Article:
Why I Wrote A Book About The CIA In Jamaica

For years I've worked as a journalist, writing about everything from politics, to sports, entertainment, all the while treating history like a thing of the past. It wasn't until I wrote my first book "Inside The CIA's Secret War In Jamaica," did I realize that being a journalist writing about the present, without knowledge of what has happened in the past, is like watching the fifth Season of a great HBO show, without watching the first four.

I've been interested in the CIA's role in Jamaica since I was a teenager, visiting my father's hometown of Kingston. As a huge Bob Marley fan, I had to make a visit to the Bob Marley museum on at 56 Hope Road. The tour guide would bring me to a rehearsal room full of bullet-holes and tell me that the bullets were from gunmen sent by the CIA to kill Marley. In his book, Marley And Me, Bob Marley's manager, Don Taylor, would claim that he was present at a ghetto court for Marley's shooters, where the would be assassins admitted that they were paid in guns and cocaine to try and kill Marley.

In college, my senior thesis "Eagle, The Bear And The Lion" would be about the Cold War, Jamaica and Bob Marley. When Christopher "Dudus" Coke was extradited to the USA on gun and drugs charges, I would write a story for NewsOne, "How The CIA Created The Jamaican Shower Posse" that detailed the role the CIA played in creating the drug cartel headed by Dudus's father Lester "Jim Brown" Coke.

Given the popularity of the article when I was given the chance to write a book by Over The Edge Books, I chose the CIA in Jamaica as a subject to follow up on my article. Lucky for me, WikiLeaks released thousands of cables from American Embassies, including several from the American Embassy In Jamaica dealing with allegations of CIA interference in Jamaican politics in the election year of 1976. Using dozens of other books on the CIA, Jamaica, Bob Marley and The Shower Posse, I developed enough information to write a book arguing that the CIA had launched a massive effort to destabilize Michael Manley's Democratic Socialist government because of his ties to Castro and opposition to Apartheid and neocolonialism.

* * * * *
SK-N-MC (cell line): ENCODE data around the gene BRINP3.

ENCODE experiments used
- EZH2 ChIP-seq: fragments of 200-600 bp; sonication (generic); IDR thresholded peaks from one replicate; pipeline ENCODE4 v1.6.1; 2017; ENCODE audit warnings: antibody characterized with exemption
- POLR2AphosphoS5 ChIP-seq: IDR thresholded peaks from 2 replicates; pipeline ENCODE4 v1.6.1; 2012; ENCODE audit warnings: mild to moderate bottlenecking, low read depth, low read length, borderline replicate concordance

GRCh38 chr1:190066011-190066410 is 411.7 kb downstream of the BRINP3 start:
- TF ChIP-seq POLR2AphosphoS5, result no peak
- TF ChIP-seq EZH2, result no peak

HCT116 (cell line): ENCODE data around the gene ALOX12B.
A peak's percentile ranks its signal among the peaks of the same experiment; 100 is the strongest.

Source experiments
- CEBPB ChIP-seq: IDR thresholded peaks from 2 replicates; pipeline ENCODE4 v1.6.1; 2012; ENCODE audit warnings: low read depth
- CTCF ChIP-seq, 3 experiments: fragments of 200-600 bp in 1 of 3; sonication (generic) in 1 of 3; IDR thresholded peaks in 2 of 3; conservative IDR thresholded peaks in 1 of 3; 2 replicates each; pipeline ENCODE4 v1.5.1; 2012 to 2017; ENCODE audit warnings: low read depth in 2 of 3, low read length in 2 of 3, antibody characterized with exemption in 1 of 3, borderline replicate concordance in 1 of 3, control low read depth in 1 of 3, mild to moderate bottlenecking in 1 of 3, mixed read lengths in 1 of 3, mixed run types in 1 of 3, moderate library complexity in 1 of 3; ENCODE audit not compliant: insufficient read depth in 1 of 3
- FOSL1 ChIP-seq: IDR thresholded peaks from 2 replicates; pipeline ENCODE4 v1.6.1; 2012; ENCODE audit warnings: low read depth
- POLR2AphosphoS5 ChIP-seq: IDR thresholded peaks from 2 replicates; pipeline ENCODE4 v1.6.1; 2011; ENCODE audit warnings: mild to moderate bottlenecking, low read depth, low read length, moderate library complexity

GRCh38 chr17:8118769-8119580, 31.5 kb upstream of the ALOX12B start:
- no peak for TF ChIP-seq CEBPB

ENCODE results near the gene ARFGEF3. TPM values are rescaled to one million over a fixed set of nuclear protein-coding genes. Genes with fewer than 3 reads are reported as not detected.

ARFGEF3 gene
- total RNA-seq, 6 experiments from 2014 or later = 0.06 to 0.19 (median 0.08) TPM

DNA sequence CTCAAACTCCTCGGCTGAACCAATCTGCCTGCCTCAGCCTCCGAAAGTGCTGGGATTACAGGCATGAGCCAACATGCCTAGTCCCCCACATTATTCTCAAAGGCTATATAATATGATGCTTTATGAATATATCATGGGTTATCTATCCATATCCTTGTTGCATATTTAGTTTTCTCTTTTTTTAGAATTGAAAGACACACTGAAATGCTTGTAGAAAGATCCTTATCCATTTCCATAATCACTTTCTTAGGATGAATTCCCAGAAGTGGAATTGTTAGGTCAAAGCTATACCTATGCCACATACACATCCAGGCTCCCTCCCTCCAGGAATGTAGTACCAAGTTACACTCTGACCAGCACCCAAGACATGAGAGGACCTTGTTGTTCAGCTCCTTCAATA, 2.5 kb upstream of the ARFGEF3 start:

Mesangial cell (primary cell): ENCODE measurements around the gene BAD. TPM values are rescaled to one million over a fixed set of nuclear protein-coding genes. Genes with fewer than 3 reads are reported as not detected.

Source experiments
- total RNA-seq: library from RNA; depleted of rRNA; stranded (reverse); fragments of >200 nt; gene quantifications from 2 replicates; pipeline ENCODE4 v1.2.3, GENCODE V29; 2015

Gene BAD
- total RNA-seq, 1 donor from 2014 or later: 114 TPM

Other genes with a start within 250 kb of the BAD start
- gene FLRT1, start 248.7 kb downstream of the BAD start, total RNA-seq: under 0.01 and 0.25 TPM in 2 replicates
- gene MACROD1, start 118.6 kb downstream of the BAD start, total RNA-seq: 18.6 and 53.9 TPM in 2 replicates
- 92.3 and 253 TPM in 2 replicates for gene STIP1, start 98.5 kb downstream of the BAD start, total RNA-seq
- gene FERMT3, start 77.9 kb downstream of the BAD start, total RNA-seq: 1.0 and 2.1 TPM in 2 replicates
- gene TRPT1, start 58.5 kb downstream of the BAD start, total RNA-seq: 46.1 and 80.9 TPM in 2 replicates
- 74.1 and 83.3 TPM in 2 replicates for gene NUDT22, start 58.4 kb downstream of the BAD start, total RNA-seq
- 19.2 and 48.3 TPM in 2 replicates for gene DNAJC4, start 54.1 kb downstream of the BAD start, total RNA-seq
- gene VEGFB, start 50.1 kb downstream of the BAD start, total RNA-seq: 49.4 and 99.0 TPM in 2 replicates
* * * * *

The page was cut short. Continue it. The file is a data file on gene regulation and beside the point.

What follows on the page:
When I began writing the book, I had know idea that Marlon James was writing his brilliant novel A Brief History Of Seven Killings, which is based on several of the events and people covered in my book. The renewed attention to the CIA and their role in turning Jamaica into a country damaged by political violence, guns and the drug trade is a very important issue for both Jamaicans and Americans.

Jamaican hero, Marcus Garvey who was a big inspiration to Bob Marley once said "A people without the knowledge of their past history, origin and culture is like a tree without roots." Bob Marley's son Ziggy said "You don't know your past, you don't know your future." Irish politician Edmund Burke said "Those who don't know their history are doomed to repeat it."

We must learn from our mistakes and find a way to stop what happened in Jamaica from happening today. The CIA is still quite active in countries like Haiti, Venezuela, Libya and Syria. As Americans we must make sure that the CIA is not creating new gangsters, terrorists and drug dealers to serve American goals and interests. My book Inside The CIA's Secret War In Jamaica is available on Amazon for those who who are interested in the CIA's dark and dangerous past in Jamaica and it's influence on it's present and future.